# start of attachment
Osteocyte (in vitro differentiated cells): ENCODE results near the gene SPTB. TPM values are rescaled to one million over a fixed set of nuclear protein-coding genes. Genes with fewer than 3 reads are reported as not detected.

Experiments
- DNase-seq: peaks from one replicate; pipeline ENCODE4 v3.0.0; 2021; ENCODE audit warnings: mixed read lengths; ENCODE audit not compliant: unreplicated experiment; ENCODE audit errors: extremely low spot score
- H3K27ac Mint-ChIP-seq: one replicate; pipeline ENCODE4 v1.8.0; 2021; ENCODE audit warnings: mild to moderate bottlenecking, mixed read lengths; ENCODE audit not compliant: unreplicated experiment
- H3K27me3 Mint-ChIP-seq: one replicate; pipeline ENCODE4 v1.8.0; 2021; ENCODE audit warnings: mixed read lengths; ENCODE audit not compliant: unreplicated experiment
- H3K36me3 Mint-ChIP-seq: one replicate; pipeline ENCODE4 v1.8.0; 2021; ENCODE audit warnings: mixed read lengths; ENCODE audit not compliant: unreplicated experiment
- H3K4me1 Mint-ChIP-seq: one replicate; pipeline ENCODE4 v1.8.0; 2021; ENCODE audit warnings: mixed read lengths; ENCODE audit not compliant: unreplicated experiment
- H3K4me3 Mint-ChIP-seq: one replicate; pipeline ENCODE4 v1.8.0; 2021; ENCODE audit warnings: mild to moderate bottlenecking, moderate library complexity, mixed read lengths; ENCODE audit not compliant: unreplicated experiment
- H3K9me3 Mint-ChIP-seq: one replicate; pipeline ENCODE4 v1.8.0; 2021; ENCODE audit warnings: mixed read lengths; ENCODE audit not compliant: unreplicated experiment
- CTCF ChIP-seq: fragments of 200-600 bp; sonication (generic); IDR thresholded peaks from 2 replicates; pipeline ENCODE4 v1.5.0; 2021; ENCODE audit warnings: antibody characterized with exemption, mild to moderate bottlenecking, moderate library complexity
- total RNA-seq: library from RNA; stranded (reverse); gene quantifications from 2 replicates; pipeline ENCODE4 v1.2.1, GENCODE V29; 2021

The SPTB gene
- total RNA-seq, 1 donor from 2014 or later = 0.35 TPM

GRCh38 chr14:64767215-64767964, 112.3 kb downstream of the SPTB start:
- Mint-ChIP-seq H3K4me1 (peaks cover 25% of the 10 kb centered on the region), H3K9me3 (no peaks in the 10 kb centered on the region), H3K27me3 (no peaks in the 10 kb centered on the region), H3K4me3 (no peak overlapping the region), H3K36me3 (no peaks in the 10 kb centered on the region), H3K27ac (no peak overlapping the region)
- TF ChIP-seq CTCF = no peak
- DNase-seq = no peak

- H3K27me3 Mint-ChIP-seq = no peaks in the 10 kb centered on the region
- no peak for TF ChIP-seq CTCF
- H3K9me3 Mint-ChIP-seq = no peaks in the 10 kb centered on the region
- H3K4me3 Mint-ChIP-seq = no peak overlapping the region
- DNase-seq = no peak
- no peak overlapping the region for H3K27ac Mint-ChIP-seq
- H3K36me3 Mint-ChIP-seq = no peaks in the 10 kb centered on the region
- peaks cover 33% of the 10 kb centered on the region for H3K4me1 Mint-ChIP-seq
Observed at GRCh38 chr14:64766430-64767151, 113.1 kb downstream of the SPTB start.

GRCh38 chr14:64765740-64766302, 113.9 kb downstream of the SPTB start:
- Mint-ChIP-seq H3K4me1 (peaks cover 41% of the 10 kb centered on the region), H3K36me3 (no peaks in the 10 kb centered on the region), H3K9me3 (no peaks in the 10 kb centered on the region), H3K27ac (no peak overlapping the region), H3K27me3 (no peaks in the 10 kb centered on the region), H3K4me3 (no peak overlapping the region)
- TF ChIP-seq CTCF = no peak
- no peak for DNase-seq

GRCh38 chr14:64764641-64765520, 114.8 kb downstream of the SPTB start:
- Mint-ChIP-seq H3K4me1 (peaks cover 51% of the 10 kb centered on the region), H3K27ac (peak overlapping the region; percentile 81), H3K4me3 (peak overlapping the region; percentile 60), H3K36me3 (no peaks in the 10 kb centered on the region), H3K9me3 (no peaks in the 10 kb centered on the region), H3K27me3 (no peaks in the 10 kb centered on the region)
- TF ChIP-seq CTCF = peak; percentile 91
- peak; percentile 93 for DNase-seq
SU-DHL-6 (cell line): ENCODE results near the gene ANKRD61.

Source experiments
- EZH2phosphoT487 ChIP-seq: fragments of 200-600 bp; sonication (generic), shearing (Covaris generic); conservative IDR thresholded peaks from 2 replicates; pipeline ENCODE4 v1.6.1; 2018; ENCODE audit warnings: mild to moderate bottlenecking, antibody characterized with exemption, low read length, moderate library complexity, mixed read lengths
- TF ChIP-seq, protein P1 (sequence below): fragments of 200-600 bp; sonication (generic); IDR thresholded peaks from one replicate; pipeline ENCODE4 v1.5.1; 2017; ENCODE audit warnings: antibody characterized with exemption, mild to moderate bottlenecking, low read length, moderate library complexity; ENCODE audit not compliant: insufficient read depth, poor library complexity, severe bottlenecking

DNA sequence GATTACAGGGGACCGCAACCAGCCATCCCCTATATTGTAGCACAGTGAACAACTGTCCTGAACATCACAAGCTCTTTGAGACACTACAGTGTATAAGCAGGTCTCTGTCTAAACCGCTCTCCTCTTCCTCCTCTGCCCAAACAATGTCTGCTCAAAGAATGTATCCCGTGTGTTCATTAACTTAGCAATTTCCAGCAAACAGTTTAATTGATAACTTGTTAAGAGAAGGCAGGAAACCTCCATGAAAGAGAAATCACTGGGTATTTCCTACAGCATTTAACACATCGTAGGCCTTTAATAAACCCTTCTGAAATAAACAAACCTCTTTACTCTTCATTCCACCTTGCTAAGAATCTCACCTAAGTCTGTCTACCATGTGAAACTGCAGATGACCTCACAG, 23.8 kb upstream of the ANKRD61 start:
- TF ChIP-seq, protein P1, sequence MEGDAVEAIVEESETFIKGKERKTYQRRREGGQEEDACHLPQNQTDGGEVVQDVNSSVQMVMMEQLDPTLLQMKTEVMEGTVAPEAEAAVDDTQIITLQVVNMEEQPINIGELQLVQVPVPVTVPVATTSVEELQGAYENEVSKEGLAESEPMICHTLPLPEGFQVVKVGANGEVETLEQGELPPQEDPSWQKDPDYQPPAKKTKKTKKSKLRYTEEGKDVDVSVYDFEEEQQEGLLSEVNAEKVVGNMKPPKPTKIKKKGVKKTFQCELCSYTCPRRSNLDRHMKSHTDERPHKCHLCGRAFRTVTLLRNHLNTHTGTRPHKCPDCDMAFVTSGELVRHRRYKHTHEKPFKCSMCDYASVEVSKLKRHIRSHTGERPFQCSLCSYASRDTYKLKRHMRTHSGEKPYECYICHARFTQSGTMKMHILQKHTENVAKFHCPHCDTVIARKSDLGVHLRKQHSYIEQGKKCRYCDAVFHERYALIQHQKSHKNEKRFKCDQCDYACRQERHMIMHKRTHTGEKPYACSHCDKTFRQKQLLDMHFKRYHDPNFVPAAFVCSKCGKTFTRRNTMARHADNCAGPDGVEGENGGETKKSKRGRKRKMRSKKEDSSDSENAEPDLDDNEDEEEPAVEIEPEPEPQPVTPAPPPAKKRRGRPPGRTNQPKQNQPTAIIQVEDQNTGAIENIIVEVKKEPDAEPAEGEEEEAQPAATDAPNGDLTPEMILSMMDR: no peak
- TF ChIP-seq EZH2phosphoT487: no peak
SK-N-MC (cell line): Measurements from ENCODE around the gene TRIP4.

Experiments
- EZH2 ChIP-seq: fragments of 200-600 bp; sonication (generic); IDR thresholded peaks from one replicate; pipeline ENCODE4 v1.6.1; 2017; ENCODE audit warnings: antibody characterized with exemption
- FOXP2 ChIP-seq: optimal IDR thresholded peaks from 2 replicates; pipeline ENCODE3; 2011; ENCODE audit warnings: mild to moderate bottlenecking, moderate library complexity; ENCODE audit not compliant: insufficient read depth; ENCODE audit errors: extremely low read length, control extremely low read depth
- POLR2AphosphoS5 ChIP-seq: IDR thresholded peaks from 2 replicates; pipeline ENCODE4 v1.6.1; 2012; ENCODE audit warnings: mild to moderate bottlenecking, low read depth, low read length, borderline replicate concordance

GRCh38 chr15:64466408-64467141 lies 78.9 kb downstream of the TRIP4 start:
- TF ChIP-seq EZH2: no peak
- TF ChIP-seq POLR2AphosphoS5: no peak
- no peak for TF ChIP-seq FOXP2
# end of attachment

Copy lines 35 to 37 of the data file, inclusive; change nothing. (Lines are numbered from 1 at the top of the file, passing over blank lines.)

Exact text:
SU-DHL-6 (cell line): ENCODE results near the gene ANKRD61.

Source experiments
- EZH2phosphoT487 ChIP-seq: fragments of 200-600 bp; sonication (generic), shearing (Covaris generic); conservative IDR thresholded peaks from 2 replicates; pipeline ENCODE4 v1.6.1; 2018; ENCODE audit warnings: mild to moderate bottlenecking, antibody characterized with exemption, low read length, moderate library complexity, mixed read lengths